Monday 09 Jun 2014
Harnessing the power of HR within organisations
It never ceases to amaze me how much power HR can have in an organisation when leaders get it right. Sadly, the same is also true when they get it wrong.
Often the differentiating factor is the leader themselves and sometimes it’s their teams. However, often as not it is down to an unwillingness or inability to stand back and take a hard rational look at the contribution an organisation’s people are making to its success. Inevitably and rightly, business executives look to their HR colleagues for guidance, insight and direction in how to make a positive shift. In addition, those executives also want to know how HR is going to change itself to better support such a shift.
Therein lies one key to success: being able to look outwards and inwards at the same time while recognising the fundamental relationship between the two perspectives.
One thing that has not changed in my observations about HR leaders and their teams is that everyone is under huge time pressure. There never seem to be enough hours in the day to get through the workload. Initiatives pile on top of each other with scant regard for evaluating their alignment or overall fit.
To avoid offending stakeholders, it sometimes feels like the HR team’s ‘customer service’ just goes too far. Saying no can sometimes add value by challenging assumptions or helping clients come up with better, more creative solutions.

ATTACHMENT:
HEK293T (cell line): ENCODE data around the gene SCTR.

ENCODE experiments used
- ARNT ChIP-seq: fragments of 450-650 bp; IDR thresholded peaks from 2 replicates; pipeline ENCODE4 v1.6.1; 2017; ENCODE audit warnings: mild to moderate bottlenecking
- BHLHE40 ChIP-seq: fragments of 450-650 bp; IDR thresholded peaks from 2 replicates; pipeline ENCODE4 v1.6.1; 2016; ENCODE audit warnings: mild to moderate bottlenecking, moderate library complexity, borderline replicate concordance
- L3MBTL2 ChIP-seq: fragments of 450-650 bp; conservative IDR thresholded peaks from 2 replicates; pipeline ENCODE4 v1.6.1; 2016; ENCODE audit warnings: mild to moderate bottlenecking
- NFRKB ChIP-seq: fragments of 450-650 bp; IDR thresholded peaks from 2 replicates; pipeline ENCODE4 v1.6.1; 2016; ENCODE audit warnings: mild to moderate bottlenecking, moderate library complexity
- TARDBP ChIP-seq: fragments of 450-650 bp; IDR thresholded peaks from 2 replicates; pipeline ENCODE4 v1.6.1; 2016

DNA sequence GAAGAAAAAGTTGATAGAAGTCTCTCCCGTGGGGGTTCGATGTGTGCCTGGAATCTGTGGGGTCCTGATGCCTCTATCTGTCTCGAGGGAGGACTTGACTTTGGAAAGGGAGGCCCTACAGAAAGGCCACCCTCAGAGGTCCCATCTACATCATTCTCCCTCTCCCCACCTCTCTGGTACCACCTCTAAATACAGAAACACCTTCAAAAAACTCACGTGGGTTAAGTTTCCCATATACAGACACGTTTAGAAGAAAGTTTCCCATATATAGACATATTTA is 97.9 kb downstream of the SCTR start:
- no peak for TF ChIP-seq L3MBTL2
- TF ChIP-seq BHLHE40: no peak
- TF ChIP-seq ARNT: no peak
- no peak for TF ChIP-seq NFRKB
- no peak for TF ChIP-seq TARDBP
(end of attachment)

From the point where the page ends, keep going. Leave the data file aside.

If only we had a way of becoming more focused about how we spend our precious time and energy on the things that really matter.
The HR world is littered with interventions that either fail to deliver, or result in teams becoming lost in the process of implementation, blinded to the original purpose of what they set out to achieve. At least that’s how it often appears to many executive teams and line managers. HR’s image is damaged further when those same executives and managers have put their own reputations on the line by having agreed to be associated with such ‘failures’.
However, with more careful planning and tracking, you can increase your chances of interventions succeeding and in so doing, make heroes of everyone involved.
So much for rational thought: how about personal power? There comes a time in all HR leaders’ lives when they need to stand up and be counted. It can be too easy to take a passive role and always be hiding behind a façade of being the enabler, the coach to the organisation. Senior executives want to know if you have what it takes to be regarded as their equal. Trust needs to be earned in the same way they have to earn HR’s faith.
Ultimately, for me, this is the great differentiator between being a good HR leader and being a great one. It’s all about personal impact and perhaps, ultimately, feeling good about it, not embarrassed by your own success.
Gerry Miles is the programme director for Strategic Human Resource Management at Ashridge.